The Great Slab.
Seen over on the left.

Rod in acsent by the great slab.

I stop to look back on our ascent...
...and catch David in action.

The Great Slab.
The frozen slab of rock doesn't look very inviting at all.

Onwards and upwards.
Catching our breath while taking in the view looking back down the Great Slab we turned north and started to make our way towards the coned mass of rock that makes up Bow Fell summit, in doing so we are over taken by a chap who does not summit and instead continues towards Ore Gap.

Three Tarns and Crinkle Crags from Bow Fell summit.
From there being no one around within minutes the summit was swarmed upon by fell runners and the solo walker I mentioned earlier who we got chatting too.

As it turns out the lady had travelled up from Blackpool and was just 20 summits short from completing her Wainwrights which she had started back in 2019 That's some good going we told her. She mentioned that she was on route to Esk Pike then Rossett Pike and before saying good luck we told her she'd probably end up seeing us again before the end of the day.

Ore Gap, Esk Pike, Rossett Pike, Great End and Glaramara from Bow Fell.
More fell runners approached one of whom decided during my descent from the summit she didn't want to wait for me and instead pushed past me without so much of an excuse me or an apology for that matter.

Broad Crag, III Crag, Scafell Pike, Mickledore, Sca Fell, Slight Side, Cam Spout Crag and Pen.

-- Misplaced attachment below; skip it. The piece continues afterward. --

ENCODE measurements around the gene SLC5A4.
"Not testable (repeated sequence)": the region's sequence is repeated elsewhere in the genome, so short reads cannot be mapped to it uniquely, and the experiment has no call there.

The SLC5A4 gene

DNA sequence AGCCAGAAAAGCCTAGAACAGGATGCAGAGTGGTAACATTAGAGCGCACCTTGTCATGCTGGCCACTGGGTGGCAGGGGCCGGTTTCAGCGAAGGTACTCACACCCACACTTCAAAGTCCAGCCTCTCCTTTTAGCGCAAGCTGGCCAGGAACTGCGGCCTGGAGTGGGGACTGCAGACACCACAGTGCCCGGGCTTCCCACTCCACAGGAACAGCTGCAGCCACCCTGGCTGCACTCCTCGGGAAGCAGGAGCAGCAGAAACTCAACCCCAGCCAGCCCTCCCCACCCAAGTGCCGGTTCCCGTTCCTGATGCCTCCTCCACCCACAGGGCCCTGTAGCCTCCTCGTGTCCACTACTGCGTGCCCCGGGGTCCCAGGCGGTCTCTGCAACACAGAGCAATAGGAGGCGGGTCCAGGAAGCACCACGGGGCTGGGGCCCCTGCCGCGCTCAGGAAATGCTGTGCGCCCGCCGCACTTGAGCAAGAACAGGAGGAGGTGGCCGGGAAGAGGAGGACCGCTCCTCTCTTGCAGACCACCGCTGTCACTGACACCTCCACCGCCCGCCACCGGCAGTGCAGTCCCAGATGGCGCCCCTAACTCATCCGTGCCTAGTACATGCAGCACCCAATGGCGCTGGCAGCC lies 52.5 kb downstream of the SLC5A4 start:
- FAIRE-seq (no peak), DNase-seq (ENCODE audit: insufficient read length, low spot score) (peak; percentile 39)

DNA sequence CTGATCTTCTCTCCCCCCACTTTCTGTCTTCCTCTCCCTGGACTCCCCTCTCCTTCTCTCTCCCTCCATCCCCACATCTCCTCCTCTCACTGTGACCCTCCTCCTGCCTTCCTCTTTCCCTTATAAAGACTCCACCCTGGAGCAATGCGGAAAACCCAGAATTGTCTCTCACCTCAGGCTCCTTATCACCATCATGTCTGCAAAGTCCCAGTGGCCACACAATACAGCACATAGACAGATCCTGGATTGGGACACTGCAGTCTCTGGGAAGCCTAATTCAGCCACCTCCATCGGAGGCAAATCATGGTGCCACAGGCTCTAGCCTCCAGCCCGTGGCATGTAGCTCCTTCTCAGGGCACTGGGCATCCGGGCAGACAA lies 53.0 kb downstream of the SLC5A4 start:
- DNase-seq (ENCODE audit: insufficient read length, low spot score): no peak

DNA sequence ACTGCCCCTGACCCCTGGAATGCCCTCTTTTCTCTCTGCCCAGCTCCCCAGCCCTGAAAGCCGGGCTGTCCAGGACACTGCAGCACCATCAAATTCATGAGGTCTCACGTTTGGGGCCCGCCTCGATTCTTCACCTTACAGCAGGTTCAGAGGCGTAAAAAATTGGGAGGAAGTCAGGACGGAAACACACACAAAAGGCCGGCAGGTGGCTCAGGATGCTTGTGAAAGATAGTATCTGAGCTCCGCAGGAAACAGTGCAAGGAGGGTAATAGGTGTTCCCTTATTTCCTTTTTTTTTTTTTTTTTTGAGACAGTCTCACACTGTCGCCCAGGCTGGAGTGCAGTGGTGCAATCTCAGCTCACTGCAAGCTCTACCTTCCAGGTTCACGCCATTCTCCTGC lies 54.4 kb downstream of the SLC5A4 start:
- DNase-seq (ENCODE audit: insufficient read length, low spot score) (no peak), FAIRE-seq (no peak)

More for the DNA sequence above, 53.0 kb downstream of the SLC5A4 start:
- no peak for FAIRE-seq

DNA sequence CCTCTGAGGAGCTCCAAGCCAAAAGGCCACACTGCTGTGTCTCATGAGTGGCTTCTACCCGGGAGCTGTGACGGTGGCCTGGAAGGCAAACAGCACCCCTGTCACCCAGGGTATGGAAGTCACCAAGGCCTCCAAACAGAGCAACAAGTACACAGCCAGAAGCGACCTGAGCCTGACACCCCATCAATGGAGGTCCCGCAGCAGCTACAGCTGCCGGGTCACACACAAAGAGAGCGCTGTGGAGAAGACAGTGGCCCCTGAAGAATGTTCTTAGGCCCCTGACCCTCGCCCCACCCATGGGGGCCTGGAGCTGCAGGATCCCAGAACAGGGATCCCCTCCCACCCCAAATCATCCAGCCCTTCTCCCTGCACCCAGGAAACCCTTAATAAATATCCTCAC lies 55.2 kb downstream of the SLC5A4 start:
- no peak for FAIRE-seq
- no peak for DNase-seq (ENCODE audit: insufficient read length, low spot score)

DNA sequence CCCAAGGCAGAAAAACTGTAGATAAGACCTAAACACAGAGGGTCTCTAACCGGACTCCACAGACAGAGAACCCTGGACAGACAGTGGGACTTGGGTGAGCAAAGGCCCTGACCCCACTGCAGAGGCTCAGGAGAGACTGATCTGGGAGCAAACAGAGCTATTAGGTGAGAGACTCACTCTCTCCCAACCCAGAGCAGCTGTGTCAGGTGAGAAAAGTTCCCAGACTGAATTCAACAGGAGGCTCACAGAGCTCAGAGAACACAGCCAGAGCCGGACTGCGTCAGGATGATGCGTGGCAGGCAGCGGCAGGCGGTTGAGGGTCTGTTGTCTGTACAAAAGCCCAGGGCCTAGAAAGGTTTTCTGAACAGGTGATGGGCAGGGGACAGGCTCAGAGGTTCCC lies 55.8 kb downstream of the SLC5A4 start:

With Pike-de-Bield seen in the foreground.

The same view again.

Sca Fell, Broad Crag, Mickledore and Scafell Pike.
Viewed as we made our way towards Ore Gap.

Esk Pike seen beyond Ore Gap.
I reminded David and Rod of the selfie I took which I use as my main website banner which was taken around this point in December 2012

A Golden Morecambe Bay from Ore Gap.
The pointed fell towards the left is Harter Fell, Eskdale.

Bow Fell and Crinkle Crags.
Seen over Ore Gap.

Great End and the Gables seen over upper Esk Hause from Esk Pike summit.
We crossed Ore Gap and began the tiered ascent onto Esk Pike in doing so we passed a few walkers heading back down. By now the wind was back and so too was a biting windchill. The woman we'd been talking to back on Bow Fell had briefly caught us up then veered off path for what we later learned was for a toilet break!

A couple had just left Esk Pike summit and for a few moments we had the summit to ourselves until another couple we'd seen back on Bow Fell also caught up with us only to be joined by the solo woman, within minutes the summit was getting crowded with people atop, and those waiting below so we made a hasty exit and began our descent to Esk Hause where hopefully we'll stop for lunch.

Views over Esk Hause towards Great End, Great Gable, Base Brown, Seathwaite Fell and Allen Crags.
With care we descended the rock gully directly below the summit before joining the main path back to Esk Hause. Exposed to a biting wind we continued our descent and were forewarned by a walker heading towards the summit to watch for the ice coated rock slabs a little further down. The rock slabs were easily negotiated albeit with caution.

Slight Side, Sca Fell, Scafell Pike and III crag from the descent of Esk Pike.
With Great Moss seen below.

Allen Crags comes into view... we approach lower Esk Hause.

Lunch with a view.